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Cyber security spotlight on... Alastair Revell, Institution of Analysts and Programmers

Joining the profession

08:00 Thursday, 07 October 2021

UK Cyber Security Council

It's Cyber Security Awareness Month. To help mark it, we're talking with several individuals from cyber security organisations or cyber security backgrounds. The first of these is the Director General of the Institution of Analysts and Programmers (IAP), Alastair Revell, who's worked in IT since 1985. With the IAP actively promoting ‘security by design in code’, we asked him where cyber security is at now, in 2021.

What are the most exciting and most frustrating parts of your job?

Helping to lead the development of the profession and feeling that security is often an afterthought.


I’ve been working in IT since 1985 and security has always been a concern. I don’t think there was a specific starting point; security issues have grown over time and have occupied more of my time professionally. The term cyber security is fairly recent!

Did anyone particularly inspire you?

No one person particularly stands out, although I think Robert Schifreen's exploits in 1985 demonstrated that security was an important issue that was going to become a significant factor as my career progressed in IT.

What advice would you give to somebody considering entering a career in cyber security?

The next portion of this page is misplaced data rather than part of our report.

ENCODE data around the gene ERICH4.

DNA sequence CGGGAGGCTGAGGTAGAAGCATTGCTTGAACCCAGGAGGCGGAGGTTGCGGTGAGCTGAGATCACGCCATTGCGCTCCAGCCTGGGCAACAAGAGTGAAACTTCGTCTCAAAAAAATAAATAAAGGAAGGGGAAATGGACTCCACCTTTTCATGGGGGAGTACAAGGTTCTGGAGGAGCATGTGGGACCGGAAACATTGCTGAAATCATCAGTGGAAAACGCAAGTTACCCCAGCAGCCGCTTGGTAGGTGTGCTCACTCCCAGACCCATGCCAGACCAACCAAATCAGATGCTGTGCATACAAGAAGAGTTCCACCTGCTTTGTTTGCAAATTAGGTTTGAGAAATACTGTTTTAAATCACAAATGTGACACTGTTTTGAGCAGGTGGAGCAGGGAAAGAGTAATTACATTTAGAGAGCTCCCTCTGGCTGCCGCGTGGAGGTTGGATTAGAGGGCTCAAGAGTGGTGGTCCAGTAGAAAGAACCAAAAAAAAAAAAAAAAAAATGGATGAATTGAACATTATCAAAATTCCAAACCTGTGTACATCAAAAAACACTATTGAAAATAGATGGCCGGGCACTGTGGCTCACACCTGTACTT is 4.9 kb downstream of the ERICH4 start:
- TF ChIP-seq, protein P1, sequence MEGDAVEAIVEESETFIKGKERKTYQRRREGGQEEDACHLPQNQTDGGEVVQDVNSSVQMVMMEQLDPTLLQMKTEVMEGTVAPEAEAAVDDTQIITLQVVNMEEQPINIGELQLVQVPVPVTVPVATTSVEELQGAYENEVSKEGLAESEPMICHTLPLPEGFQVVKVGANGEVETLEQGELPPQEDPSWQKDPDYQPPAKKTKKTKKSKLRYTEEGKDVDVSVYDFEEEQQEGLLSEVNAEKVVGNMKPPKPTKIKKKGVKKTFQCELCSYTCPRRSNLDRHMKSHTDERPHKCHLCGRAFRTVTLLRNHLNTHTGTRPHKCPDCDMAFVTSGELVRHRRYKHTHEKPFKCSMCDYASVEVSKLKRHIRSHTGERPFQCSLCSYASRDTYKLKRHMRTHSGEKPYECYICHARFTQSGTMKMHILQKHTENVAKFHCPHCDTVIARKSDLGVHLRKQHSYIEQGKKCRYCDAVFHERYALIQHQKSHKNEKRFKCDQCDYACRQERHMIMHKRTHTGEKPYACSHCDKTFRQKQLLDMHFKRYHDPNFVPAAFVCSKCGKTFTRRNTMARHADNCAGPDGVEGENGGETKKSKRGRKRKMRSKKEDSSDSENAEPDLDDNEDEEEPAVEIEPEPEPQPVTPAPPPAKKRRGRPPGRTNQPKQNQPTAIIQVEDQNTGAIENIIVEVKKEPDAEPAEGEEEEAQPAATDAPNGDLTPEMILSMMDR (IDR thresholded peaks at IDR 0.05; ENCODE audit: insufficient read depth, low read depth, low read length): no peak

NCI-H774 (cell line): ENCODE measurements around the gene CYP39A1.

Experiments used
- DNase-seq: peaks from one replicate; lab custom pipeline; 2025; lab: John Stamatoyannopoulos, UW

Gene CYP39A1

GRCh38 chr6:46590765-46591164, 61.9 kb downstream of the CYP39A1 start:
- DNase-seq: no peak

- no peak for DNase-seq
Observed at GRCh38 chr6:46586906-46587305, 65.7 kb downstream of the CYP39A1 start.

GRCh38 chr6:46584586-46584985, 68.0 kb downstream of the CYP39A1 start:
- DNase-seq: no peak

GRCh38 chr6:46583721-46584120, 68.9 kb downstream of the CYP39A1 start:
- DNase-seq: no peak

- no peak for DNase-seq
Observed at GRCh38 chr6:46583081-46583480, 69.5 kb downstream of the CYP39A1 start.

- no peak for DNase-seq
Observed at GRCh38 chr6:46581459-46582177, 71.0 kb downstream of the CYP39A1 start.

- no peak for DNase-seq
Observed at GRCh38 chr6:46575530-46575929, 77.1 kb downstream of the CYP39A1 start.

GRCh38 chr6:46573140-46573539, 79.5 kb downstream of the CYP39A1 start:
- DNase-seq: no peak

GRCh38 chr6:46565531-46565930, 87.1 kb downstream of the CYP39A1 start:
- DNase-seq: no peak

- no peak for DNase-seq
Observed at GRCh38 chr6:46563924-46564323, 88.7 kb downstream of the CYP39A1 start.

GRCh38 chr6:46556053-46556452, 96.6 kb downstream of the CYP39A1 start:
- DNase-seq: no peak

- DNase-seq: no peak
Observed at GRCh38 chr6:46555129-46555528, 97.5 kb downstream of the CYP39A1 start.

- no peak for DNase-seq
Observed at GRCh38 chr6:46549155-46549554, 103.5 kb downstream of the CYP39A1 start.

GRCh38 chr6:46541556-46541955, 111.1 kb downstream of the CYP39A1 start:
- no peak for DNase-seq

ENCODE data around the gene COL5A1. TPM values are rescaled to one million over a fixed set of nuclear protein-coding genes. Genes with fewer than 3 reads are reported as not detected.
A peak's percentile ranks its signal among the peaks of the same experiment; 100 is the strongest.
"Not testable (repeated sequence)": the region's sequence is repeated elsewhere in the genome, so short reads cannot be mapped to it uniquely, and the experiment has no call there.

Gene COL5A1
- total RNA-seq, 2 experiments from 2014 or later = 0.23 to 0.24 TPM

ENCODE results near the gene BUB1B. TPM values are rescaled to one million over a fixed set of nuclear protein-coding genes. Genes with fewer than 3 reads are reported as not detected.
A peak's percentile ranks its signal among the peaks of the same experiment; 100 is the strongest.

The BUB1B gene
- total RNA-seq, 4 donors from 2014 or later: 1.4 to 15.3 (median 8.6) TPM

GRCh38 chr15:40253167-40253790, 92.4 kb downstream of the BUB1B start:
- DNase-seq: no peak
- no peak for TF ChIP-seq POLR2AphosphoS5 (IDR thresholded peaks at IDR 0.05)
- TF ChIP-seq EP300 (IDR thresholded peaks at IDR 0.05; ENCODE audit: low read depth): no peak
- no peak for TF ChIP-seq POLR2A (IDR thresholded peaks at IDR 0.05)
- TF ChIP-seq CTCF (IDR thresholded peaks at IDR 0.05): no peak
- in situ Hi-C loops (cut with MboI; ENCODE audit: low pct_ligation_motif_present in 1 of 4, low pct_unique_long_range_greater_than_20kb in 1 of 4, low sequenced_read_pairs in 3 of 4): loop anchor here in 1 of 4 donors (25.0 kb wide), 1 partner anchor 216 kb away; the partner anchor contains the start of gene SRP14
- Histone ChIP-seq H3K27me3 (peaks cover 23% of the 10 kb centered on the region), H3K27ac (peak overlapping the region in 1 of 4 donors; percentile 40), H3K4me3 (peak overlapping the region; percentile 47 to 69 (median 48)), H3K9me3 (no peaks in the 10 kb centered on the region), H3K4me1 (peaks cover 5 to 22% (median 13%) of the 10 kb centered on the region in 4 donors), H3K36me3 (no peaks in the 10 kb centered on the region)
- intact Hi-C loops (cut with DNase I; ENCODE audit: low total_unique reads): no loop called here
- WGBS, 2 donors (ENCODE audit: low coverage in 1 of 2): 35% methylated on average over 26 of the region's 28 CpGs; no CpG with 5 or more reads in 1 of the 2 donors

I’d advise them to start working towards chartered registration in IT. Society is waking up to the fact that IT (in the widest sense) not only presents fantastic opportunities but also tremendous threats. The public will increasingly seek assurances that organisations, especially those that they entrust their data to (and in some cases their lives), are actually engaging IT professionals who can substantiate their claims to be working to the highest of ethical and professional standards.

What do you think are the biggest cyber issues now, in 2021?

Insufficient boardroom understanding of the cyber threat, the growth in ransomware attacks and the skills shortage. We need to convince business leaders in large, and particularly small, business that cyber threats are very real. We are not very far advanced on this. For instance, very few business schools give the topic much more than a passing glance, so the next generation of business leaders are ill-equipped. They are the future leaders who will be allocating resources in a much more difficult cyber security environment than the one in which we operate today. They need to understand the threat properly and how to address it.

What steps would actively strengthen cyber security skills within the UK?

Expanding schemes like Cyber Essentials would strategically drive demand and increase awareness at the same time. The consequence would be more investment in training to meet the demand for cyber security skills, actively strengthening them.

What is the most common misperception that people have about working in cyber security?

The most common misconception about working in cyber security is that it is a 'negative' profession. We have a boardroom reputation for saying 'no' and articulating the threats rather than the opportunities. We need to push the positive aspects of being secure.

The Institution of Analysts and Programmers (IAP), a professional membership body for software developers, was one of the founding members of the Cyber Security Council, having been involved in the formation project from the start.